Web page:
-1

I received a spam email which scrambled the typical "to:" and "from:" fields. However, instead of spoofing the "from:" address, which is apparently the more common tactic, since there are articles about it like this one, this message actually did the opposite: it doesn't show my email address in the "To" field. Similar to this question in this community.

Now, this spam email actually provides a link to unsubscribe. However, I don't know immediately which address to provide because I have forwarding set up so that several different email addresses all forward to this Gmail inbox.

My question is: how to interpret all the text that can be found in the email's full header? This is Gmail's guide. It's quite bare. It also links to its Message Header Tool, but that also doesn't help in my situation. This is what the tool shows: enter image description here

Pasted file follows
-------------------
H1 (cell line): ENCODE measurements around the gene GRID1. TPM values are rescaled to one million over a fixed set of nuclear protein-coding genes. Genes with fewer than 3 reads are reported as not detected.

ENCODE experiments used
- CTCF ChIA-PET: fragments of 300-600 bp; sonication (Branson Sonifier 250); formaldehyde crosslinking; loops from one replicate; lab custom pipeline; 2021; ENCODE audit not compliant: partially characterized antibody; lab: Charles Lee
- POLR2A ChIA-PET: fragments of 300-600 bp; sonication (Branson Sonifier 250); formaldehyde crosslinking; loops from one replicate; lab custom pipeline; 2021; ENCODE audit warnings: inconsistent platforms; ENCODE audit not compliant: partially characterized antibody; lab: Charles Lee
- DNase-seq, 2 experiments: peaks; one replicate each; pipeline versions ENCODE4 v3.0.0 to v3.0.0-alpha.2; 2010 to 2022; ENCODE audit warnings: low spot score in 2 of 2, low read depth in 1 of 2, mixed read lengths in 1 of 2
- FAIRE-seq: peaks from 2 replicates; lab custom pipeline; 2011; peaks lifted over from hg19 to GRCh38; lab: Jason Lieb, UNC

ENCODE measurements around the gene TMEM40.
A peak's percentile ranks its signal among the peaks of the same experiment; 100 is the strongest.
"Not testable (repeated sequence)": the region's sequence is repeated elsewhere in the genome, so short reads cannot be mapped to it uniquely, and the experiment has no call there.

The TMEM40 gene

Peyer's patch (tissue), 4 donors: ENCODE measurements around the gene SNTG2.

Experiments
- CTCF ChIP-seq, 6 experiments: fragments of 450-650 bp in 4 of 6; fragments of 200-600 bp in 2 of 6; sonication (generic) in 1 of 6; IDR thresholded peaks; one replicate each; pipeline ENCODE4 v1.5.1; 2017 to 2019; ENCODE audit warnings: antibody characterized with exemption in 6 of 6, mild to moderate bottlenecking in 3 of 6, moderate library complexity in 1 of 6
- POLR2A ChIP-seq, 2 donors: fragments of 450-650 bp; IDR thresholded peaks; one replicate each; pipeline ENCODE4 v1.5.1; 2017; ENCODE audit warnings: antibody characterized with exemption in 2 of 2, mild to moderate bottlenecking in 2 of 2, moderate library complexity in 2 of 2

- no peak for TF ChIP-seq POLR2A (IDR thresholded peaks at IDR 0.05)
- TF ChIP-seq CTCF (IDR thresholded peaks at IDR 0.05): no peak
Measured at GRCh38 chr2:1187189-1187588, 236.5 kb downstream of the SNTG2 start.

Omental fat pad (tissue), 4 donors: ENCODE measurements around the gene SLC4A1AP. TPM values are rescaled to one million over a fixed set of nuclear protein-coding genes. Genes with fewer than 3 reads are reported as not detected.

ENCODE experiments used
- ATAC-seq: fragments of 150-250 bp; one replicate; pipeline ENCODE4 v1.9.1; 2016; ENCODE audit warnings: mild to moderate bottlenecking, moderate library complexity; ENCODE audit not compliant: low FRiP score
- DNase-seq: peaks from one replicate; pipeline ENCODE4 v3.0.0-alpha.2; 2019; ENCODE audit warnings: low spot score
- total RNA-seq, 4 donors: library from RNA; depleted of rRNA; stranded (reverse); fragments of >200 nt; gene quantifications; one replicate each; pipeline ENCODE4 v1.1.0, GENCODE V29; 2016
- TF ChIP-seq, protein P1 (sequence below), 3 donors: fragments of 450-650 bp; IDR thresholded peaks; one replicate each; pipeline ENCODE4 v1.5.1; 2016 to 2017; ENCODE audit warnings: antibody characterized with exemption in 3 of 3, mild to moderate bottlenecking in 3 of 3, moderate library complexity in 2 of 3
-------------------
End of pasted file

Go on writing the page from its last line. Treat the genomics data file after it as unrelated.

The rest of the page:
This doesn't help, since the "To:" field points back to the spammer. In the DKIM field, my institution's domain shows up. (I blacked it out just in case, for privacy.) So, okay, I know now that the email has something to do with my institution, but I still have 2 email addresses affiliated with that institution!

I skimmed through the full text of the full header and I think I found it. But does anyone know how to be more sophisticated in interpreting it? For example, I see "Received:" followed by various text listed multiple times.

1

Your question is:

how to interpret all the text that can be found in the email's full header?

The IANA maintains a comprehensive list of message headers that provide detailed info about each header field.

Looks like your goal is to identify what was in the To field, then use that to unsubscribe from spam. Please note that it is not recommended to use the unsubscribe "feature" built in to spam email. From the information provided above, it's possible the spammer put your email address in the Bcc field - in which case it will not be visible to you.

Your Answer

By clicking “Post Your Answer”, you agree to our terms of service, privacy policy and cookie policy

Not the answer you're looking for? Browse other questions tagged or ask your own question.